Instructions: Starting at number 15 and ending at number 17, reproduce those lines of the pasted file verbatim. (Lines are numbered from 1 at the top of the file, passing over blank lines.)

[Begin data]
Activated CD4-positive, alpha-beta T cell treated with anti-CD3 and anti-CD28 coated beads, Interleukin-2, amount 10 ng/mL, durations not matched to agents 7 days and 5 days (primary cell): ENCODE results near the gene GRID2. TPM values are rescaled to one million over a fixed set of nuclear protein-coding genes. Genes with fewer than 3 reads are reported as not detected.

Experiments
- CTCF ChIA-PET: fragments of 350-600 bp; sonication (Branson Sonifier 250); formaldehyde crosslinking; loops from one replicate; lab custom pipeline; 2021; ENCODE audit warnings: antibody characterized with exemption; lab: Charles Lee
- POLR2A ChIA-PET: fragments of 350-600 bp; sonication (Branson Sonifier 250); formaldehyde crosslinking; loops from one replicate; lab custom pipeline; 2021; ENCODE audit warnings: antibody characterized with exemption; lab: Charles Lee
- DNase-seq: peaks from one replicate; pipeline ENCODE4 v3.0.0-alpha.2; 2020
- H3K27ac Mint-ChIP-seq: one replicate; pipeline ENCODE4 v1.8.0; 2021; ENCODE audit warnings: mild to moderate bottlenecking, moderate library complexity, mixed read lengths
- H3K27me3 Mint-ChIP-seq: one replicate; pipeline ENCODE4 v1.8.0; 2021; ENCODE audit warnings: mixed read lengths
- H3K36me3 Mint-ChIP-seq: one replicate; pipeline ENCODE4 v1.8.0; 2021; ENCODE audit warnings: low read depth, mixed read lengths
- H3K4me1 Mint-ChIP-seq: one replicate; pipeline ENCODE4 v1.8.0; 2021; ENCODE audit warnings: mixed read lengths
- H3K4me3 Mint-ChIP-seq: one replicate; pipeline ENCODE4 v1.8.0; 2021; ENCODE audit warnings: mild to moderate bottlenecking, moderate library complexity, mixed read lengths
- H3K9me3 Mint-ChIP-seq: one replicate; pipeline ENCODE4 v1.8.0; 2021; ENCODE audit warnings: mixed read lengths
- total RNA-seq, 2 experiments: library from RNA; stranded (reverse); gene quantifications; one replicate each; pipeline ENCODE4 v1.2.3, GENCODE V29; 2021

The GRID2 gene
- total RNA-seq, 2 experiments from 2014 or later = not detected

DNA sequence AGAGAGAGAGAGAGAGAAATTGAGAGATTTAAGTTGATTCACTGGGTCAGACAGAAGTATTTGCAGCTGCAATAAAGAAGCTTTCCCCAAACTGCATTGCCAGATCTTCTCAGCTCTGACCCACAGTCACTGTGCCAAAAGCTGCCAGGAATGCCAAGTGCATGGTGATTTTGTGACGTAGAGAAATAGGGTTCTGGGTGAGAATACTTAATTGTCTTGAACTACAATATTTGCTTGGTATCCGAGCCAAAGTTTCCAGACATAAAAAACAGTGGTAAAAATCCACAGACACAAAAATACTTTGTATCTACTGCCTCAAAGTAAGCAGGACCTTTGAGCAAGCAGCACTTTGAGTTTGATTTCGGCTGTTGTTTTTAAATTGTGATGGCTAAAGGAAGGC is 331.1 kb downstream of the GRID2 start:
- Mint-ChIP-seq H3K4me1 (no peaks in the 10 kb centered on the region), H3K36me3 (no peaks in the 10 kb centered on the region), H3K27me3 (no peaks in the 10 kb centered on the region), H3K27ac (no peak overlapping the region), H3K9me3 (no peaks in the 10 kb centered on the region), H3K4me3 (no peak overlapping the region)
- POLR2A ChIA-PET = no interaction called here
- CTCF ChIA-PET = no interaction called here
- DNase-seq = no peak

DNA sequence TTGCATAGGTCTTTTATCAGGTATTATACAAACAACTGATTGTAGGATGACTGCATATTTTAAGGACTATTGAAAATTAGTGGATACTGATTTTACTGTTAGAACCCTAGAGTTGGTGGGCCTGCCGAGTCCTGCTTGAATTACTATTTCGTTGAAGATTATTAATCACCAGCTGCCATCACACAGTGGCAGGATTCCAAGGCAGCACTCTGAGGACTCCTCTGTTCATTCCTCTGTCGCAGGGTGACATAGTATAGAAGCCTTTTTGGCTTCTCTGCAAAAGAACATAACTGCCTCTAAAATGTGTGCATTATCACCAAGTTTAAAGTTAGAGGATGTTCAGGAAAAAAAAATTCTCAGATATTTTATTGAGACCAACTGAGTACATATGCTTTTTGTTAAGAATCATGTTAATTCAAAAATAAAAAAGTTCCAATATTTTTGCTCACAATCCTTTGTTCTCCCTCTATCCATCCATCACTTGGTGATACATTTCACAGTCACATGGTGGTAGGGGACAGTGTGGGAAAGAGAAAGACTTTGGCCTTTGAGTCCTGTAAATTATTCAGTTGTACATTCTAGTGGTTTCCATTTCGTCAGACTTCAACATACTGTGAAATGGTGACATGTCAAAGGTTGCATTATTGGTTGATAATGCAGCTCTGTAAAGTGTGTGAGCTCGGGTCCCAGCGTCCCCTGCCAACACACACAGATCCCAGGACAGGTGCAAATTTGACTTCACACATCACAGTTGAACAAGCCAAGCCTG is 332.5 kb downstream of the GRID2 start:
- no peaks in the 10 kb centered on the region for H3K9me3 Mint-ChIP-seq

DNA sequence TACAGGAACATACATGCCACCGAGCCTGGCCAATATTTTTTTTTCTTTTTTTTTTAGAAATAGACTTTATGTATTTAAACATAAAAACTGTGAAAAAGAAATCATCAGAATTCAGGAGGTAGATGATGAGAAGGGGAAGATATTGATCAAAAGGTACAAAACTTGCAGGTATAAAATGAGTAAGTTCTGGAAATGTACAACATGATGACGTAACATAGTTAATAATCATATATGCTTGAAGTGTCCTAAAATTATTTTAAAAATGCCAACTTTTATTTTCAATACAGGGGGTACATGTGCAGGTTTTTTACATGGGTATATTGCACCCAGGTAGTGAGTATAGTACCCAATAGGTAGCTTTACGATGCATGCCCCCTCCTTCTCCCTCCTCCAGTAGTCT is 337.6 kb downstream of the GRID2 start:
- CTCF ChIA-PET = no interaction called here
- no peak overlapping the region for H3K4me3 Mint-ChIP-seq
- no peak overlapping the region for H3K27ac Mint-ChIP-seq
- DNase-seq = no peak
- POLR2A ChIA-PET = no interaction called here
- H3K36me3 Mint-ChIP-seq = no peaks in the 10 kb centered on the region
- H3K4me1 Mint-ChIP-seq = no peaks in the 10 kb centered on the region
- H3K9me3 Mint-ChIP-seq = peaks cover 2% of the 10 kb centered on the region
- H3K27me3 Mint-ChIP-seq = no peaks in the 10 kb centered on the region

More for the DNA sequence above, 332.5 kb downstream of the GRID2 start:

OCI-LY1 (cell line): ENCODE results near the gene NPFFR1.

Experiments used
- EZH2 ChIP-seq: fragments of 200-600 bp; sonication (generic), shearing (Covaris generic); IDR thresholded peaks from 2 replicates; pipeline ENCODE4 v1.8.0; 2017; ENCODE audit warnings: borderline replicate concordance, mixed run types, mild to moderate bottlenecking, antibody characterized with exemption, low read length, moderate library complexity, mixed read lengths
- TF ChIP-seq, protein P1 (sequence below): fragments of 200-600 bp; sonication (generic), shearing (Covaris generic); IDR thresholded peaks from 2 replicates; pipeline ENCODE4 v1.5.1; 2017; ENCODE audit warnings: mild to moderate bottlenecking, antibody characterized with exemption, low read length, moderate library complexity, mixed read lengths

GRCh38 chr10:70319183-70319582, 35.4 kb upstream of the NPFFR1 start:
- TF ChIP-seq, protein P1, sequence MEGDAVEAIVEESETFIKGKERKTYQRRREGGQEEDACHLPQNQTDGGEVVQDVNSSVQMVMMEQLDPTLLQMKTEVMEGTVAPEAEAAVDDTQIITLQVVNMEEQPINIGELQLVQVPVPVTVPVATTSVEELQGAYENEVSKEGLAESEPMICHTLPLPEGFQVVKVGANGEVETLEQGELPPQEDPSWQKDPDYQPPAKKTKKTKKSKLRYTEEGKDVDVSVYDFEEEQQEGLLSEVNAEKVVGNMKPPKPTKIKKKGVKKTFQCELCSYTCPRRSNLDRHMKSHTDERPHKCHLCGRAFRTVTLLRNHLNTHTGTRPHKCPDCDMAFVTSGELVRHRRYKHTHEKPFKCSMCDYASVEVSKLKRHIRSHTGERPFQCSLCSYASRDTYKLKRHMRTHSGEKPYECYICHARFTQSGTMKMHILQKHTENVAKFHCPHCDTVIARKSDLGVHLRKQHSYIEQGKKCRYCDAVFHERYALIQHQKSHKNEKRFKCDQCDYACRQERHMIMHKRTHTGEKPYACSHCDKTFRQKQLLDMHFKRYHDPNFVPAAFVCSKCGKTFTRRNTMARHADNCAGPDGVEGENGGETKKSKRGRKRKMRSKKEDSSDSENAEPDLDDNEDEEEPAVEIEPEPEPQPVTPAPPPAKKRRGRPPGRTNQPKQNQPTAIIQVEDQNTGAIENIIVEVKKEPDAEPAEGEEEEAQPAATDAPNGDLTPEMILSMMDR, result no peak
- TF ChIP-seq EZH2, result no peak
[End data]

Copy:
DNA sequence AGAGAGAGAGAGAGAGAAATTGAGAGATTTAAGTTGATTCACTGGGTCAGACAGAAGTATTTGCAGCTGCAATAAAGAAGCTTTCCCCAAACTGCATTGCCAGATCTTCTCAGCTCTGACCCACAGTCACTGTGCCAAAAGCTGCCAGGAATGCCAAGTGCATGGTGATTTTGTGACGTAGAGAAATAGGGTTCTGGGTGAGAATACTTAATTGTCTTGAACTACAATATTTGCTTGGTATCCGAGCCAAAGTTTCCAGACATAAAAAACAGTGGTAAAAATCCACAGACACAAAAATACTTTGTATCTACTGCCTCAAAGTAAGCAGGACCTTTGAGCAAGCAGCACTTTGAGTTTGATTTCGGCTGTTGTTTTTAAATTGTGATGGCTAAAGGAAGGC is 331.1 kb downstream of the GRID2 start:
- Mint-ChIP-seq H3K4me1 (no peaks in the 10 kb centered on the region), H3K36me3 (no peaks in the 10 kb centered on the region), H3K27me3 (no peaks in the 10 kb centered on the region), H3K27ac (no peak overlapping the region), H3K9me3 (no peaks in the 10 kb centered on the region), H3K4me3 (no peak overlapping the region)
- POLR2A ChIA-PET = no interaction called here